Check the menu: Five years after the ‘Horsemeat Scandal’, food fraud remains a threat

Check the menu: Five years after the ‘Horsemeat Scandal’, food fraud remains a threat

Derek Johnson and Justine Wilkinson
10 Jul, 2018

The year 2013 brought us the now infamous ‘Horsemeat Scandal’, providing the public with a previously unthinkable indication of the scale of crime in the UK’s food supply chain. Recognising the detrimental impact on public confidence, then-Secretaries of State for Environment, Food and Rural Affairs, and for Health, commissioned Professor Chris Elliot’s expert review of food supply networks and responses to criminality engaged within them. The review made several expert recommendations, but questions remain over whether many of them have been effectively actioned by the UK government. As with many other non-traditional security issues, this topic has found increased relevance in relation to Brexit, and for those seeking to capitalise on the opportunity to shape a comprehensive EU-UK security and criminal justice treaty, this type of EU cross border criminal activity should be on the agenda.

Firmly engrained in the national conscience, few need reminding of the details of the 2013 Horsemeat Scandal. Suffice to say that one purpose the scandal did serve was to emphasise the scale of the food fraud/crime problem and its international nature within and across the EU. As the scandal unfolded and details about the permeability of the food chain emerged, many policymakers and academics began to recognise the ways in which the complexity of the global food chain creates unique vulnerabilities exploited by criminal entrepreneurs.

The most immediate issue identified in the wake of the scandal was the almost overwhelming lack of knowledge concerning food fraud/crime in the UK and the subsequent lack of a formal ‘policing’ body to tackle the crime. Whilst commentators acknowledged the economic significance of the UK industry to the national economy (7% of GDP in 2014, or £201bn in 2016), pre-Horsemeat scandal, the level of knowledge on the complexities and existence of crime in the food chain amongst practitioners and academics was summarised by Elliot as simply “unknown”. Recognising the new significance of the problem, the UK Government quickly responded to the recommendations made by Elliot.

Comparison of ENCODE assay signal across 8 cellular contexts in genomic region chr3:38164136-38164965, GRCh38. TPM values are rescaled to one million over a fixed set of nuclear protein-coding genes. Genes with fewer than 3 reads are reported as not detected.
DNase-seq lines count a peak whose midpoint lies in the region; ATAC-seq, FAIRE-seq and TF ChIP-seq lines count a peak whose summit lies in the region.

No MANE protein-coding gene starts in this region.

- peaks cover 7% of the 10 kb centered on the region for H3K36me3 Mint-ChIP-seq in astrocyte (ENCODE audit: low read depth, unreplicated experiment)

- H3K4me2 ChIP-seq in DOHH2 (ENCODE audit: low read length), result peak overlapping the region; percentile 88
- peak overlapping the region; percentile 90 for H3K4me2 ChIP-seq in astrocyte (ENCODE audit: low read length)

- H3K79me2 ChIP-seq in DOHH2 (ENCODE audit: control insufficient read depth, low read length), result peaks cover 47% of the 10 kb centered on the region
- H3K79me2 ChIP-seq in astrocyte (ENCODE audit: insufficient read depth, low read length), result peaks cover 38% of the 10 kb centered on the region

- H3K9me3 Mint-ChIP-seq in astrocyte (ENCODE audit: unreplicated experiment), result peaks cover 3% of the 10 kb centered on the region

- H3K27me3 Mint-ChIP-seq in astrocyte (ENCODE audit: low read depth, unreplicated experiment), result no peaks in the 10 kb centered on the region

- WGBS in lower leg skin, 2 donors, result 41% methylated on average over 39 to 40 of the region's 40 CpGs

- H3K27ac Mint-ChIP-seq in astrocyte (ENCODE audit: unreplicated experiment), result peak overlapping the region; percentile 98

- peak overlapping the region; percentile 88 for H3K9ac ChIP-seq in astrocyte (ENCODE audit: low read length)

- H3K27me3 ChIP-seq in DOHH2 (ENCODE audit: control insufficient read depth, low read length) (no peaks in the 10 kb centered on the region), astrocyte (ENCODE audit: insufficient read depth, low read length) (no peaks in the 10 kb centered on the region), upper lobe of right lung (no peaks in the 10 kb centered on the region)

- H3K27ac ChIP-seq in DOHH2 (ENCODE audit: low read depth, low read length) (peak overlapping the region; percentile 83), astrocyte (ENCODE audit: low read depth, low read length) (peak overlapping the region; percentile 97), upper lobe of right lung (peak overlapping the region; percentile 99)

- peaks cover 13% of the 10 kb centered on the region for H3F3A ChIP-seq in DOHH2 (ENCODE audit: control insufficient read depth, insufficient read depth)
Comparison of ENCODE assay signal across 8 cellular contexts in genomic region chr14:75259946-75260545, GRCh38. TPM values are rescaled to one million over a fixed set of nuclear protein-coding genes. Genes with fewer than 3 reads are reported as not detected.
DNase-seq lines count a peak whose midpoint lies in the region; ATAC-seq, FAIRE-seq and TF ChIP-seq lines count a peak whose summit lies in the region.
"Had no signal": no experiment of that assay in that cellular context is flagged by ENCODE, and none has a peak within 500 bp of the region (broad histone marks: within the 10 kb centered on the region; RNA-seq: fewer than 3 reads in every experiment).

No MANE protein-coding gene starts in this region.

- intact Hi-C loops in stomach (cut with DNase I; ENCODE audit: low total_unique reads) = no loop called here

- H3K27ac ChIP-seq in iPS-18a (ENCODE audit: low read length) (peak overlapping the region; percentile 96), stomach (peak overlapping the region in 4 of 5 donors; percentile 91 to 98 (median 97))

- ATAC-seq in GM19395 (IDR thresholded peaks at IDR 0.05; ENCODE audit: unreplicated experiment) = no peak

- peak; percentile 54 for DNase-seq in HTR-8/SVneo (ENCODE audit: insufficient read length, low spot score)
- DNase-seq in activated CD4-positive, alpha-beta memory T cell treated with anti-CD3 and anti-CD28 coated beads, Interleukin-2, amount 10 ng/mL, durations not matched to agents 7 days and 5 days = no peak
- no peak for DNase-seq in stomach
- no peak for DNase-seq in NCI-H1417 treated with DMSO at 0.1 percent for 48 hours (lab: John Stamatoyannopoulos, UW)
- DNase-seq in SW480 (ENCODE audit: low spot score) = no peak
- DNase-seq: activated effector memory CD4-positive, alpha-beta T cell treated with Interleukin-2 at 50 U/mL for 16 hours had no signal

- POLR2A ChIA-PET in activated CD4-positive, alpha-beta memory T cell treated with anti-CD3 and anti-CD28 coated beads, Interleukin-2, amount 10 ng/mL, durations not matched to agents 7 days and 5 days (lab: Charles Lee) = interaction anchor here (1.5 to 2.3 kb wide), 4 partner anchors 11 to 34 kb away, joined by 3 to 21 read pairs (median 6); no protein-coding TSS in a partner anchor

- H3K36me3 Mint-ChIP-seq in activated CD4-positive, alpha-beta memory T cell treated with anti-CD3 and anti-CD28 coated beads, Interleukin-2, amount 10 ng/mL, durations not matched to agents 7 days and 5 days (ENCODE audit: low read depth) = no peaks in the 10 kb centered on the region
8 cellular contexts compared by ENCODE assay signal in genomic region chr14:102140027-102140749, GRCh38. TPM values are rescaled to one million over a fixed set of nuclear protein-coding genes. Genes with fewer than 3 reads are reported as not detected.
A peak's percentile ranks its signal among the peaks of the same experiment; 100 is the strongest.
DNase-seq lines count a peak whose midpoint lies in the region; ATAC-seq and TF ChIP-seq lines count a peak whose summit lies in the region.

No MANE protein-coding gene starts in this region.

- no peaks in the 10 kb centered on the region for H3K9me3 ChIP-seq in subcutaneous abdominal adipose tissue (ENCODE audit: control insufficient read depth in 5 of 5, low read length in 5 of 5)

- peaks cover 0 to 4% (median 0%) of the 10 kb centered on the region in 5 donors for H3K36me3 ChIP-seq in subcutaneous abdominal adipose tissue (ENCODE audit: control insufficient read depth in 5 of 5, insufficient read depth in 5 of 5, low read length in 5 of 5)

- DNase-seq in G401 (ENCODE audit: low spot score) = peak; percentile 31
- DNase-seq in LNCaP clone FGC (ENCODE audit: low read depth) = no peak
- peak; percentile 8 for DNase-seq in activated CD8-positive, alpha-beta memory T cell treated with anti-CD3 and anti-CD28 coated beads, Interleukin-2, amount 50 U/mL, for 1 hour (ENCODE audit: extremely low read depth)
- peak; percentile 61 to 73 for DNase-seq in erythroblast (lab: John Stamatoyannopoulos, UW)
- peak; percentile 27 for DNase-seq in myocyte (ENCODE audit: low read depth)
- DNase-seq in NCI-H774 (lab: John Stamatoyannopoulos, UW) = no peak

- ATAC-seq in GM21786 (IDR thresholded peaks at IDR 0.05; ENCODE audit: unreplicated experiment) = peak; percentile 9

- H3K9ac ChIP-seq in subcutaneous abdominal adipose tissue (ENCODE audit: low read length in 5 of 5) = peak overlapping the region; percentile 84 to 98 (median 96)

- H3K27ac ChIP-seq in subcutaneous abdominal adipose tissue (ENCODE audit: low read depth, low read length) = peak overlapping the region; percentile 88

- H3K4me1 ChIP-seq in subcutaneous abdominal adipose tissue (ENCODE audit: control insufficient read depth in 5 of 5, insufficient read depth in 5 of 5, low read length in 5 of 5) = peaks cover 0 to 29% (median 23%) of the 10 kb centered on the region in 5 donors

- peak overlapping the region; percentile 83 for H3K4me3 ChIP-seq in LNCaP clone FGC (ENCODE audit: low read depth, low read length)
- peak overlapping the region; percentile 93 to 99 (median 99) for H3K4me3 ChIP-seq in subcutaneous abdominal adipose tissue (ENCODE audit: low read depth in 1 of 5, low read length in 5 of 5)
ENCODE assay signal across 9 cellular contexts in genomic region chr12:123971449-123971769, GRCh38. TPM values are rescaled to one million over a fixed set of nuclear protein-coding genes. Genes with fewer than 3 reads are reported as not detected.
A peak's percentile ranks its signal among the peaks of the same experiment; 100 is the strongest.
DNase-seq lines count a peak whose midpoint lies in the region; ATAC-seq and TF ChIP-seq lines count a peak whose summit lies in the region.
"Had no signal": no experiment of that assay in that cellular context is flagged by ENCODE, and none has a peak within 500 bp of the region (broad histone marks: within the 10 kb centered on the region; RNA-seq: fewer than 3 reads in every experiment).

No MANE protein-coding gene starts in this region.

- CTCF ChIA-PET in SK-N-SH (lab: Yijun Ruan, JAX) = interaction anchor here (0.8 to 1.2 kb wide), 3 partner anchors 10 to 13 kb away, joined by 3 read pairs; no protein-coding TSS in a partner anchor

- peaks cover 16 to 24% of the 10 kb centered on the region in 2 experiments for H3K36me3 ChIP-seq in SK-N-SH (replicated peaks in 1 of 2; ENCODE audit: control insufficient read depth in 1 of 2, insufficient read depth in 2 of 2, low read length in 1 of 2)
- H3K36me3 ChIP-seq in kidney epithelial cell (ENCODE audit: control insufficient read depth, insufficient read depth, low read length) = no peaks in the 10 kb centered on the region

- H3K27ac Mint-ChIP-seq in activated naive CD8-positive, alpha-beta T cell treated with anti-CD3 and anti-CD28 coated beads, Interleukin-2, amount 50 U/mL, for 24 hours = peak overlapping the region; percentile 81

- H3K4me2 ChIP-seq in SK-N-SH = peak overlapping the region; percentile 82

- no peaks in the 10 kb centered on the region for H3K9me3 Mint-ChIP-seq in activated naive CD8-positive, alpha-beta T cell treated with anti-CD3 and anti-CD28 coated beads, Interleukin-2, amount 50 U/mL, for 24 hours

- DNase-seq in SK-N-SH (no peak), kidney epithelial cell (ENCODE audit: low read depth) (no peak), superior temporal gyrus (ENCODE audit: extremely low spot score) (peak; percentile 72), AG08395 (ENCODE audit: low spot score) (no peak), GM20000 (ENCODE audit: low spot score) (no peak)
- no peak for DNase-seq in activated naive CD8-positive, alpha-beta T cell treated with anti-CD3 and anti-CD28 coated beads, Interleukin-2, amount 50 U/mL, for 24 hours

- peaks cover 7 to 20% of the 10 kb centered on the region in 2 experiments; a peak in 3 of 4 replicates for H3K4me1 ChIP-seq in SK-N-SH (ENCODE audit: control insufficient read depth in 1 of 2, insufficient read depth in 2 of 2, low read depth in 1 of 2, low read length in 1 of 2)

The review, published in 2014, made many valuable recommendations with regard to who should be ‘policing’ the problem, finally concluding that the Food Standard Agency (FSA) would prove to be the most suitable body to provide this unique service. As a result, a National Food Crime Unit (NFCU) was developed within the FSA. The NFCU was the result of initial 2-year intelligence development (phase one), leading to a final model with an operational investigative remit (phase two). With the NFCU up and running by the end of 2014, the Unit published a ‘Baseline Assessment’ of UK Food Crime in the spring of 2016. Whilst the findings were limited, the assessment clearly presented food crime as a risk to the UK, categorising examples of Adulteration (Methanol in Vodka), Substitution (cheap red meat in place of Lamb), Diversion (Animal waste to human consumption) and Misrepresentation (False declaration of origin) as types of food crime. At the higher end of the spectrum, the assessment saw20 Organised Crime Groups whose activities were linked with food, drink or animal feed.

A mid-to-late 2016 review of the NFCU showed the body was met with overwhelming support. Demonstrating the continued importance of the issue, the review firmly outlined that “crime exists within the food chain” and diagnosed that there were “local and regional capability issues” affecting the law enforcement response to the crime. It was also noted that “there was broad consensus among all of the key stakeholder groups consulted that the NFCU should have investigative capacity” to bolster its response. The review concluded that “to successfully tackle food crime, a proactive approach is required that is absent at the moment.”